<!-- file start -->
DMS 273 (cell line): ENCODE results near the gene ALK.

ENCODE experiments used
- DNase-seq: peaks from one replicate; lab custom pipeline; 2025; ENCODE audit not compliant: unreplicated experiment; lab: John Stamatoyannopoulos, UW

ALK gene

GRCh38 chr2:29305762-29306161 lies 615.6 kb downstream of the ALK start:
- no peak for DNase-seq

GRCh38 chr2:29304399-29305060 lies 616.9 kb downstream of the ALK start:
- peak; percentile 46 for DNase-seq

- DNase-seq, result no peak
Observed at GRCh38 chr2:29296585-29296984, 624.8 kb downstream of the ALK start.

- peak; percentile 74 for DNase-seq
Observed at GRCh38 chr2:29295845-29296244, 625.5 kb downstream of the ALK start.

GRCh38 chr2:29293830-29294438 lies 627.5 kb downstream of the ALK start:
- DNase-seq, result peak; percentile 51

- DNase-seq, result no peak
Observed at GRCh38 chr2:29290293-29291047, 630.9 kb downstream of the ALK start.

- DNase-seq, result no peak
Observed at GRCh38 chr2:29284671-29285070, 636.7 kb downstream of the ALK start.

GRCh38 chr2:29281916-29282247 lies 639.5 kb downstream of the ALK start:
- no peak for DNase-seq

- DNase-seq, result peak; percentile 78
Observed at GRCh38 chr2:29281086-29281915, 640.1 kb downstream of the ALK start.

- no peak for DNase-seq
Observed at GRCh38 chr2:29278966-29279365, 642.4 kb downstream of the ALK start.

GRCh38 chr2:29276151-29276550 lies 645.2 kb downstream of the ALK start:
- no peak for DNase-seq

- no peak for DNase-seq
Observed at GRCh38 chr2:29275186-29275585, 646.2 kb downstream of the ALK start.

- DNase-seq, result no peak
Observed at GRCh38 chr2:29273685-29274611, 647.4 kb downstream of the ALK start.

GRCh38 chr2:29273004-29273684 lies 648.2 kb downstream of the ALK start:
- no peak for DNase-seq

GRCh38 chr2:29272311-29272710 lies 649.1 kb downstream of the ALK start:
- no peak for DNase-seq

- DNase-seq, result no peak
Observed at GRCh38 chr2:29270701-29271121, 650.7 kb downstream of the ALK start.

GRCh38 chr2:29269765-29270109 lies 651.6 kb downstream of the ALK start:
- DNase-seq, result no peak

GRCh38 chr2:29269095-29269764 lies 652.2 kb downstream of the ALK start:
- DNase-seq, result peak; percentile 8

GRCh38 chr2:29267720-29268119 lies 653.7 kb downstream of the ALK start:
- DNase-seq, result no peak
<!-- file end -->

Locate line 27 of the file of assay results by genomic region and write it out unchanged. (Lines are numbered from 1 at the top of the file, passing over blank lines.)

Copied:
- no peak for DNase-seq